Before we get cracking with the recipe round-up, I thought I’d note two weekend articles I read.
Well, actually, I started reading one in The Independent on Sunday about using chemicals instead of ingredients, but got a little depressed and then zoned out. But the other I read in full: a really great piece on modern British farmers in The Guardian Magazine. Do have a look.
Lots of pears this weekend.
Rowley Leigh cooked up a peppered rack of venison, pears poached with cinnamon and a redcurrant jelly sauce in the FT Weekend.
Trine Hahnemann covered Nigel Slater’s spot again with a selection of Scandi baking goodies. I really liked the look of a marzipan, pear and walnut tart. Also her spelt focaccia.
It was vintage Hix in The Independent. He rocked a pear theme, with roast mallard and pears cooked in porter, an excellent looking pear puff pastry tart – the fruit sitting on a layer of blackberry jam – and a simple pear and cardamom chutney.
There were some decent recipes ‘sets’ too.
The range of recipes under Cook’s ‘peppery’ theme was pretty wide. But good, I thought. Luke Robinson’s was the most tempting – black pepper coated monkfish with leeks, yoghurt and an intriguing sauce of soy, honey, balsamic, tomato puree, ginger, cream and beef stock. Hearty.
Yotam Ottolenghi’s column was tenuously linked to ‘aged’ vegetables. I rather wish I’d tried the four hour miso braised white cabbage and love the idea of a potato and goat cheese quiche thing – where the potato is baked in wine and miso until all that flavour’s absorbed.
The recipes in Thomasina’s Guardian column were eclectic again – crab linguine and chicken thighs with girolles, sherry and chickpeas. Tempting, mind.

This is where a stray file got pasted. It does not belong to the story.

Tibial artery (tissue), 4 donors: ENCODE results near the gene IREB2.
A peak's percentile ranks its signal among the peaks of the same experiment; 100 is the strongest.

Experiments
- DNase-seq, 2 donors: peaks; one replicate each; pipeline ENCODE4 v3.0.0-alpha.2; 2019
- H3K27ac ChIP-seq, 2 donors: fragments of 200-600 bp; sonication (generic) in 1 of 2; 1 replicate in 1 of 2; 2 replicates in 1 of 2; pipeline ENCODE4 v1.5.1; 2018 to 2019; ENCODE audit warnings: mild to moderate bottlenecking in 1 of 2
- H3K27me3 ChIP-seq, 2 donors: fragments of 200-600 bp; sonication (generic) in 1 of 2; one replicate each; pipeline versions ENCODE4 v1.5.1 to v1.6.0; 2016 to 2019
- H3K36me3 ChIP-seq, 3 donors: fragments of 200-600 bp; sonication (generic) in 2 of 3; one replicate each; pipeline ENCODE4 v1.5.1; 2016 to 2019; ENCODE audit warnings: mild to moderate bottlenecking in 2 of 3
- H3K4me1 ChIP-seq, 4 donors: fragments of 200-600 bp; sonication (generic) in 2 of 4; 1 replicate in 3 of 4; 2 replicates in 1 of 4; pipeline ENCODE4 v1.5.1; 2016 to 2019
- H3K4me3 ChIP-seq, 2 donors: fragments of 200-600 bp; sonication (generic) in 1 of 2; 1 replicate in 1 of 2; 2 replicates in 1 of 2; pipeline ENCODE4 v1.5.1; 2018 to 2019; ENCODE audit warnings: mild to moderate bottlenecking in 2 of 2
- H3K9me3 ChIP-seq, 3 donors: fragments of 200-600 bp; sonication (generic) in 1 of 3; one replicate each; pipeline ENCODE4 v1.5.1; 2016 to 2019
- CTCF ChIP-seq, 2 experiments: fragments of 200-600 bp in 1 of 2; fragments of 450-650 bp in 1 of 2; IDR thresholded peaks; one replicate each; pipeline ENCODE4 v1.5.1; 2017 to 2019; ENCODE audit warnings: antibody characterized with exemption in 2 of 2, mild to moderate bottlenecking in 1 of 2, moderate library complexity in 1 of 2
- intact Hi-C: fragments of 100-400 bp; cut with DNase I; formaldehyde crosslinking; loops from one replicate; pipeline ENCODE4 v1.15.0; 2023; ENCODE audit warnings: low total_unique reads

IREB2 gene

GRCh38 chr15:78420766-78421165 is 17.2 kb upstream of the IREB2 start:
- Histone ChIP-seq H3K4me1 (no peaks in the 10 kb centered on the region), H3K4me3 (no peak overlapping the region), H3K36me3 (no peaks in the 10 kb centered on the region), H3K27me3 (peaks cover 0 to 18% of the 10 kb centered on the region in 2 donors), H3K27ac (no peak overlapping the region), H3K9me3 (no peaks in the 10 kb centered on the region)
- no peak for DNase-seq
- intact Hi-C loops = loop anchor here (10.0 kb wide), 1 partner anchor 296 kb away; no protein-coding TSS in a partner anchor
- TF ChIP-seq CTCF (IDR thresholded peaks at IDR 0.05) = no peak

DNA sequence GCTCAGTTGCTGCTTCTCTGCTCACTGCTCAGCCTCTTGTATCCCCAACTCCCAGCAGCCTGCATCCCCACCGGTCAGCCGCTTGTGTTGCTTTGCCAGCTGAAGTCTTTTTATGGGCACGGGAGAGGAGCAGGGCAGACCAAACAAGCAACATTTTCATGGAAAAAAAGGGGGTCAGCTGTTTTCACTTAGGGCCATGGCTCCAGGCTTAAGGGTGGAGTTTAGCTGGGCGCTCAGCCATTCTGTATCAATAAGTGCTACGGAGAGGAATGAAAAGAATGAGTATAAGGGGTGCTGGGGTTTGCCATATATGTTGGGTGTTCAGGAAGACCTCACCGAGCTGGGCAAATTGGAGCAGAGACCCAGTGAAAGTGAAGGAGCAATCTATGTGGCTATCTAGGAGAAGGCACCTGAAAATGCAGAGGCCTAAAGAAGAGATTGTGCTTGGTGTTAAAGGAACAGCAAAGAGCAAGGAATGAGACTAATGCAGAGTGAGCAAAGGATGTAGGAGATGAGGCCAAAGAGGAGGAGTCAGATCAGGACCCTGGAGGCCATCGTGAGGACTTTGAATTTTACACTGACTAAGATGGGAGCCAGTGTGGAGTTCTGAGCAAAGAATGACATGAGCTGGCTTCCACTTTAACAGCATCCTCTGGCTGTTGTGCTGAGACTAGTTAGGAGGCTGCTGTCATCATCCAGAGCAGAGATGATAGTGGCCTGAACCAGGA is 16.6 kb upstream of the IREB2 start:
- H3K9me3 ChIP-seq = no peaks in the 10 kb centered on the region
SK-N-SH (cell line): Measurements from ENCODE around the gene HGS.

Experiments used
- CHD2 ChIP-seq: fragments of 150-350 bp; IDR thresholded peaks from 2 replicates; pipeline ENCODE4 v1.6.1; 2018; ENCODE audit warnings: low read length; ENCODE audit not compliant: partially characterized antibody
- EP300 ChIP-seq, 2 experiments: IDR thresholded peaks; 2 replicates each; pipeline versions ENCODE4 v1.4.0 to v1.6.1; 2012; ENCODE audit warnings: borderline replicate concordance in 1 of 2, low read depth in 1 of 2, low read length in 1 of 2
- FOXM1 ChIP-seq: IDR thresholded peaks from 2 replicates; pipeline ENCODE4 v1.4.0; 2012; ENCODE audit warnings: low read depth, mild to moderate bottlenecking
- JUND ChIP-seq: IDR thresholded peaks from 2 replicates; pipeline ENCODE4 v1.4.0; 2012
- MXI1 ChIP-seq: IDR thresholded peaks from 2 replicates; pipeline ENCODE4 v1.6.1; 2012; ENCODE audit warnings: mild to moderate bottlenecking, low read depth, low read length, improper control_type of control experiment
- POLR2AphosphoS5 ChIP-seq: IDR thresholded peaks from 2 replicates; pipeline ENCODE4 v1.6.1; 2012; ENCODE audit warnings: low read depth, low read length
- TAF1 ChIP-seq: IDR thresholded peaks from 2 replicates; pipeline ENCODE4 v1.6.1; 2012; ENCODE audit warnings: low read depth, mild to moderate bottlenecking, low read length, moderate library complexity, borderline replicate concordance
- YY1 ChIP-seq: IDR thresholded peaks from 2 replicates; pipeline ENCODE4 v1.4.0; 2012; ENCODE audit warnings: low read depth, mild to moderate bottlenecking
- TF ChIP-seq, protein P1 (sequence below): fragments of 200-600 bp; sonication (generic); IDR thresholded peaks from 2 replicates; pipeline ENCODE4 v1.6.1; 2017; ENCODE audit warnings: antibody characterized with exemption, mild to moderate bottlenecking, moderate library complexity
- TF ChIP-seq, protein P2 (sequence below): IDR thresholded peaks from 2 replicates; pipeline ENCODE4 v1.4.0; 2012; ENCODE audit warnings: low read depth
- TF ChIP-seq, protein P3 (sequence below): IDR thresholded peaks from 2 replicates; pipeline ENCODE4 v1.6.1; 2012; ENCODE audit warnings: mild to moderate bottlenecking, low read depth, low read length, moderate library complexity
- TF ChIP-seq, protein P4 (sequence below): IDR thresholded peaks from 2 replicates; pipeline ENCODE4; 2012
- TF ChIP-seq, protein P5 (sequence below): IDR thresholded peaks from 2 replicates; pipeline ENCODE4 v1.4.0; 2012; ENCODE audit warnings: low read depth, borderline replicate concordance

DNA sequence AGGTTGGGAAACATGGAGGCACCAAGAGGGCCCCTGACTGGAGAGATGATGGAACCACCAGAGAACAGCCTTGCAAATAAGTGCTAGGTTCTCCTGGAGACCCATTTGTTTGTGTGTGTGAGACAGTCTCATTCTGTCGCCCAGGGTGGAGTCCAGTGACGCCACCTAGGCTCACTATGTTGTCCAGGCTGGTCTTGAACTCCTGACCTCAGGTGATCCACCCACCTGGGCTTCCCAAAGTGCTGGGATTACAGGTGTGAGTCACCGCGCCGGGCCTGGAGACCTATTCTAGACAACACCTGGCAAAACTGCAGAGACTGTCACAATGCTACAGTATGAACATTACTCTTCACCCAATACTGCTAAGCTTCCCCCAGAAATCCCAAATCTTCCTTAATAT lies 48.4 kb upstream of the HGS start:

In the Independent on Sunday, Bill Granger’s recipes were more obviously connected – a Sunday dim sum menu, to be served with bok choy and pickled cucumbers. Nice selection: black bean and chilli pork spare ribs, minced lamb pot stickers, prawn dumplings.
And some good seasonal salad ideas from Stevie Parle in Saturday’s Telegraph: roasted squash with cobnuts and ricotta, roasted cauliflower with chickpeas, anchovy and garlic yoghurt, and an autumn panzanella – sprouts, radicchio, chicory, thyme, sage, raisins and red wine vinegar. Add pancetta.
X is away
Gizzi Erskine was away. Her Sunday Times spot was filled by three Tom Kerridge recipes. I didn’t really think they were classic Kerridge. That said, I would expect the butter bean and bacon broth recipe to yield great results.
Still no sign of Diana Henry in The Sunday Telegraph’s Stella mag. Instead, there were three recipes from the Designer’s Guild staff café. Not much to write home about, though peach and nectarine on filo looks like an effective and quick dessert.
Take a seat for a second
Are you ready? …
Some of the recipes in Saturday’s Times seemed kinda good.
Yeah, I know.
In the T2 were four ‘one pot’ dishes from Ollie Dabbous, aimed at making his recipes more accessible and realistic for the home cook. Braised turbot with samphire and lemon verbena. Warm fig and honey cake. And a cabbage dish – more on which below.
Over in the Magazine, we were gifted eight new Madhur Jaffrey recipes. As is obligatory for this supplement, they were ‘easy’ and ‘for beginners’. But, still. Baby steps. I’d have a crack at green lentil curry with kale, mixed lentil dahl, whole red lentils with cumin and shallots … the lentil recipes, basically.
That’s all. You can stand up again now. Because the Only Four Recipes was reassuringly as per normal: four types of tomato sauces. Brilliant.
What’s that you say? Fresh chopped tomatoes with basil and garlic go well with pasta? Who ******* knew?
Best recipe I saw this week across the whole world wide web was Helen Graves’ cochinita pibil with pickled corn.
I woke up, saw the Dabbous savoy cabbage dish (cooked slowly in loads of butter, plus cider, honey, thyme, girroles, hazelnuts and lemon) and set about making it before I’d seen anything else. It was decent enough, but after eating more than half a cabbage I saw the Ottolenghi white cabbage braised in miso and felt a little sad I hadn’t made that instead.
NB: a. cooking savoy cabbage quarters on a stove top for twenty five minutes makes your house stink for about a day; and b. eating most of said cabbage before going to a private party in a small room is not something I’d do again.
Weekend Menu, 4 and 5 October 2014
Roast cauliflower salad with anchovies and chickpeas
Black pepper monkfish with leeks and yoghurt
Pear and blackberry jam puff pastry tart
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